Regulatory Compliance – Working with the ‘Enforcers’

It was whilst collecting my thoughts before a local radio interview that I realised that not all the information security news is bad.

Yes, not a day goes by without a story of breach here, a theft there, or a copyright infringement somewhere else. Ashby’s law might convince us not to get out of bed in the morning. So once put into perspective, the team became less afeared of switching on their kit, connecting their smartphone to the e-mail so that said e-mail exists in 3…possibly 4…places, creating a primary-data nightmare, and climbed down from the top of the filing cabinets. So little done, so much to do.

But don’t underestimate the effect of a little, and consider the gestalt of lots of littles being done by so much of us.

At the time of the last election, James Brokenshire (now Member of Parliament for Old Bexley and Sidcup and Minister for Crime and Security at the Home Office) identified 14 government agencies charged with issuing security policies and advice. Happily, collaboration of 4 has bridged policy, technical authority, focus on critical infrastructure and economic well-being.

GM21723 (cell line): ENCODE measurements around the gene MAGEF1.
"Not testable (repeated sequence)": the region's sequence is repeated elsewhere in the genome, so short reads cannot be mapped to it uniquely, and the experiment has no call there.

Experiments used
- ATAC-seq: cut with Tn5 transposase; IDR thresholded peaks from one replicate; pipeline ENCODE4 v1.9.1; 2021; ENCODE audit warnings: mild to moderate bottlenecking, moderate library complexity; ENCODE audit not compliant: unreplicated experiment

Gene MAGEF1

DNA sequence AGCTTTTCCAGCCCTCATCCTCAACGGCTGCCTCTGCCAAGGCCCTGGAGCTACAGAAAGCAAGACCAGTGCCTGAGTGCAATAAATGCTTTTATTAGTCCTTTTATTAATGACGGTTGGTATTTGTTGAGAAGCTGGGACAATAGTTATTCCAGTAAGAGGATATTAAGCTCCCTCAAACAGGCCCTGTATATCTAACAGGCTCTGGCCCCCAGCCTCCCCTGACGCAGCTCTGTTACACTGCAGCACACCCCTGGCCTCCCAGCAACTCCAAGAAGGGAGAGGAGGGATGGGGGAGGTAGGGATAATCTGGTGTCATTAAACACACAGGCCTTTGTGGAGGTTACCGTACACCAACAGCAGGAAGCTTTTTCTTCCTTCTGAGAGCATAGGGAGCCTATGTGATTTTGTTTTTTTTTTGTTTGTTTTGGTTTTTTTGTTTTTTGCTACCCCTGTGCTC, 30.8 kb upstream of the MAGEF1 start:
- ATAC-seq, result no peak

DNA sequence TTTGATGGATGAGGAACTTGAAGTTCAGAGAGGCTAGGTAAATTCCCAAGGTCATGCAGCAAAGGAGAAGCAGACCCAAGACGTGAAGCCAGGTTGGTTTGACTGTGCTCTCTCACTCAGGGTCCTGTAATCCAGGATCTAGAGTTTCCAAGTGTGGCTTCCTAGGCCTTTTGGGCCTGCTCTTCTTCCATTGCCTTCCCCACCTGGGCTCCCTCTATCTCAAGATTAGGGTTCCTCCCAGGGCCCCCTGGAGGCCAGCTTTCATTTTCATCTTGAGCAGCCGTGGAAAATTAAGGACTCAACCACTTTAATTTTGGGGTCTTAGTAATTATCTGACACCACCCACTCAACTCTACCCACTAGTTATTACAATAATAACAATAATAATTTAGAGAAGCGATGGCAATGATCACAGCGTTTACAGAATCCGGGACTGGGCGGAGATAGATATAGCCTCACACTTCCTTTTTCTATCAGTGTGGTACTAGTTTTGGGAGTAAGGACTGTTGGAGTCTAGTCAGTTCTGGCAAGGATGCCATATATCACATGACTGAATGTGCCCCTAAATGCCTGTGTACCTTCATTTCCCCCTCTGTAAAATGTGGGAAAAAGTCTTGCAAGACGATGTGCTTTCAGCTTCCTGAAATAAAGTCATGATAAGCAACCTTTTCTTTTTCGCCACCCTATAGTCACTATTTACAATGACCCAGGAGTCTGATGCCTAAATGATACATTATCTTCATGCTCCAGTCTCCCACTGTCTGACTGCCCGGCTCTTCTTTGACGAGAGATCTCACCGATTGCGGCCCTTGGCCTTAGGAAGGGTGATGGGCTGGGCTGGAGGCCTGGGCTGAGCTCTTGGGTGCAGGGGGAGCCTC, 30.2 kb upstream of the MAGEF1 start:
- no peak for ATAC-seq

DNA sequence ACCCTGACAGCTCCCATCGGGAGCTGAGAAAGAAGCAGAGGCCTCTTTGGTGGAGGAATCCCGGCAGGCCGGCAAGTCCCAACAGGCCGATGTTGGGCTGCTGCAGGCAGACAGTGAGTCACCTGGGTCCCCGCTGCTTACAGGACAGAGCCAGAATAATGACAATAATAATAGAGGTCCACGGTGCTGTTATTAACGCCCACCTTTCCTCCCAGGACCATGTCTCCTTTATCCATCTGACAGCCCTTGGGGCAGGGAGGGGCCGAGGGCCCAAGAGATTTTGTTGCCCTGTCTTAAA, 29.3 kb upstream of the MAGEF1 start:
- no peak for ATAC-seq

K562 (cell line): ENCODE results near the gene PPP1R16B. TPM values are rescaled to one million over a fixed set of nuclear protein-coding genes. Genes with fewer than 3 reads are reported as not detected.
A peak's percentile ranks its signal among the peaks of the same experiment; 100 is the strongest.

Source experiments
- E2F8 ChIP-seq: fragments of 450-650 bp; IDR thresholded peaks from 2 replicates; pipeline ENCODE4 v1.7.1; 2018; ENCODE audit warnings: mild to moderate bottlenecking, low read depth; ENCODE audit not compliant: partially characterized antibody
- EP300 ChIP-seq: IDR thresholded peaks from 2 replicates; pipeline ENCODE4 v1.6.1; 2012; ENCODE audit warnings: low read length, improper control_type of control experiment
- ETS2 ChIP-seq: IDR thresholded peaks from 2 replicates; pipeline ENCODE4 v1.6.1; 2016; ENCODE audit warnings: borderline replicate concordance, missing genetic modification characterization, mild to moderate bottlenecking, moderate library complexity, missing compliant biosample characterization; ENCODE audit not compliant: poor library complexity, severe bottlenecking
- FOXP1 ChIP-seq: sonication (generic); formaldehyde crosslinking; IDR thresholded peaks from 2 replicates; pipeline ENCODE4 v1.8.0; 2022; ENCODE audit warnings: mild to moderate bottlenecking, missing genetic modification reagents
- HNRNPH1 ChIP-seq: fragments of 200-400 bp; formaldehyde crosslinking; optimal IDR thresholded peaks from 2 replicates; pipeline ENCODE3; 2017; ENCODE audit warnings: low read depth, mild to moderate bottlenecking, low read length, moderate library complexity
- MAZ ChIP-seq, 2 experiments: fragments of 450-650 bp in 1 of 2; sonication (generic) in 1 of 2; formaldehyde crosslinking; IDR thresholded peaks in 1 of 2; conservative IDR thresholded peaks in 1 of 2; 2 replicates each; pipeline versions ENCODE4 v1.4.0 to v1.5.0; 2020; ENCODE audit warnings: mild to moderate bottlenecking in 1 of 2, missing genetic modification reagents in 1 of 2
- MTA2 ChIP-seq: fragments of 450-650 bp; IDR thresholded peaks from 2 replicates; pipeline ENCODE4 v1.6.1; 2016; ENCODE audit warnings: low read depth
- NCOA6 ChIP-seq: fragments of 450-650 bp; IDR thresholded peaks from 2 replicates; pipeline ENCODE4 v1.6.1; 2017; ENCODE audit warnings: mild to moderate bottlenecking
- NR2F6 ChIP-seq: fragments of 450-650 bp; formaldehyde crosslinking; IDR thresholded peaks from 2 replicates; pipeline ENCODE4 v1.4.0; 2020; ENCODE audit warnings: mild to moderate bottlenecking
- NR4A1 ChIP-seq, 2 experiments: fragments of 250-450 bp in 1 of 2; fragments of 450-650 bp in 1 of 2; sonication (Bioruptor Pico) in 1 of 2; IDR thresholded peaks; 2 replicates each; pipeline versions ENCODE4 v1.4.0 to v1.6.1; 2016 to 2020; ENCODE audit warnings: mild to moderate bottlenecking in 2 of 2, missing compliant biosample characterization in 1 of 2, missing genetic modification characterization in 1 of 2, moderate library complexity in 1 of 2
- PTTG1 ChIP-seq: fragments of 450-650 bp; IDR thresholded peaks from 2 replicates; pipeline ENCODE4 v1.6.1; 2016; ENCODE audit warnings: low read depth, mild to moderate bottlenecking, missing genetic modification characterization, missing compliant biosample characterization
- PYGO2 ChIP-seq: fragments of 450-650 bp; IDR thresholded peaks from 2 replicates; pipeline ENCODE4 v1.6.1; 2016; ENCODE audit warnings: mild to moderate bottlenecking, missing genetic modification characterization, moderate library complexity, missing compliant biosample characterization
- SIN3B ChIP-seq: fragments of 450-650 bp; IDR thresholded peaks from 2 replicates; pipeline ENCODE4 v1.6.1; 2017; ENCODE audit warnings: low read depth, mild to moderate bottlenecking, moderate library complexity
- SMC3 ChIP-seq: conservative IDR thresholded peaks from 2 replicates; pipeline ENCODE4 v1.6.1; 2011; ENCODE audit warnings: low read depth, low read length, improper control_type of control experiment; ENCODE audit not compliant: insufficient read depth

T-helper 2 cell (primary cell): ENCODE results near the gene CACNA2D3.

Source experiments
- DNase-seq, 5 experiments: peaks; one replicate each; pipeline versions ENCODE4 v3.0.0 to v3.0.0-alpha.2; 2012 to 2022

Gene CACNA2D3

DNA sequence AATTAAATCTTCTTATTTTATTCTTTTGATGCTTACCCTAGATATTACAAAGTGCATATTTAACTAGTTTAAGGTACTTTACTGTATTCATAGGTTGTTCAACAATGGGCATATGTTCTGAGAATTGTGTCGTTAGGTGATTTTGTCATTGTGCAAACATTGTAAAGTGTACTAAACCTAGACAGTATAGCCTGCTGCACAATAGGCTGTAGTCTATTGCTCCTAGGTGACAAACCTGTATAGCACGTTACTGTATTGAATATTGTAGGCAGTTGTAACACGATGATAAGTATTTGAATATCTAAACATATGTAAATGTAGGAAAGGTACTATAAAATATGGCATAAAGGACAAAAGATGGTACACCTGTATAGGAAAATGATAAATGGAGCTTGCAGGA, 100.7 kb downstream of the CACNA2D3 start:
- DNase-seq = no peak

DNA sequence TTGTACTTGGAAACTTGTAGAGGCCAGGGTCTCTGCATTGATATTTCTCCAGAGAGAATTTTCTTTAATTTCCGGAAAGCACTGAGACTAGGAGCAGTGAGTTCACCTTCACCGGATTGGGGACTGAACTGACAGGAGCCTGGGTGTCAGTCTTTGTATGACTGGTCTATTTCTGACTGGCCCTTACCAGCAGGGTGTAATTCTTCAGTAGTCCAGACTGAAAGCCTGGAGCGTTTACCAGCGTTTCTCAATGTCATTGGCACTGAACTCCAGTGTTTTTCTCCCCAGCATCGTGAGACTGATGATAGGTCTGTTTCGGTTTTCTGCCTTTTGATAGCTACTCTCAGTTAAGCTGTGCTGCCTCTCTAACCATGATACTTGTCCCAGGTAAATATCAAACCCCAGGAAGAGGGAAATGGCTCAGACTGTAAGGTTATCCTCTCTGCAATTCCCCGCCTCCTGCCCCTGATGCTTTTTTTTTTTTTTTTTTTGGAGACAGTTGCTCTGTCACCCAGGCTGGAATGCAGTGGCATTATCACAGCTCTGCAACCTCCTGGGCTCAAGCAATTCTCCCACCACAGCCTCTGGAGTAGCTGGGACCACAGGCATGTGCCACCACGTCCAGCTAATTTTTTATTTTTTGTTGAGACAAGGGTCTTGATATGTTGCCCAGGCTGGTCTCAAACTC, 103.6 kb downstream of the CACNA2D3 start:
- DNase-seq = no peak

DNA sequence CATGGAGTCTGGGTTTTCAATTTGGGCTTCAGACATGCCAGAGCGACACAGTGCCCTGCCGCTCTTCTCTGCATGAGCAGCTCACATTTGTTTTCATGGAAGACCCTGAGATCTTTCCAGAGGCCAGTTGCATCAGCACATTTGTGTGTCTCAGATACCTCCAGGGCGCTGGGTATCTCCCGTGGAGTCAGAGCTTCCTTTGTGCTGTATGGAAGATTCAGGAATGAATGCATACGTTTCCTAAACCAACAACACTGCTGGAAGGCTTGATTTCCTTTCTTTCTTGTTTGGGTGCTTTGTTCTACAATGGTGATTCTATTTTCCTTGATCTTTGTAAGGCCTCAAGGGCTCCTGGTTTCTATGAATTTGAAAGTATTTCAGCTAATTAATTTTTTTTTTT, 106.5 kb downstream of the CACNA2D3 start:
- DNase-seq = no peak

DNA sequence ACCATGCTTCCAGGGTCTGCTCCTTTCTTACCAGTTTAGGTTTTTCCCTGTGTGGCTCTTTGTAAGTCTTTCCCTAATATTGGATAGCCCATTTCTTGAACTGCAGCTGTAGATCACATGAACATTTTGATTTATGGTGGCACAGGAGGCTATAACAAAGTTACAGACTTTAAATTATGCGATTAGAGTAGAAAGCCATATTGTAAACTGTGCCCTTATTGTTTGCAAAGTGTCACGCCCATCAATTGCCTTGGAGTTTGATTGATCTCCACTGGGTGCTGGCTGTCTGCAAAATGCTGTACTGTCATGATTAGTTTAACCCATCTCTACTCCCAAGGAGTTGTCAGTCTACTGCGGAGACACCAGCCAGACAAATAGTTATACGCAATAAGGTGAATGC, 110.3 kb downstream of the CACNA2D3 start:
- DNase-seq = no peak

Look at

Grab a baton from the top 10 and run with it. Take a bit of time; it will save you a lot of time for every attack you prevent or divert. Think about the 3 Cs…complacency, complexity, and compliance:

  • Complacency – you won’t get away with it. Be risk-aware! If they don’t want your data, they want your resources – your IP/e-mail address can make SPAM look Kosher!
  • Complexity – security architecture may be the domain of experts but you need to start somewhere. Light the proverbial candle rather than curse the sad reality of the darkness. There are lots of things you can do yourself. (Top 10 time above!)
  • Compliance – do this for business advantage not just to tick the box. Make use of the advice of regulators and independent support (think about what E RADAR does for you here).

Top tip

Regulators want compliance not fines. Work with them not against them. They are not the enemy of entrepreneurship. The real enemy is the e-criminal who wants the fruits of your innovation without the legitimate effort.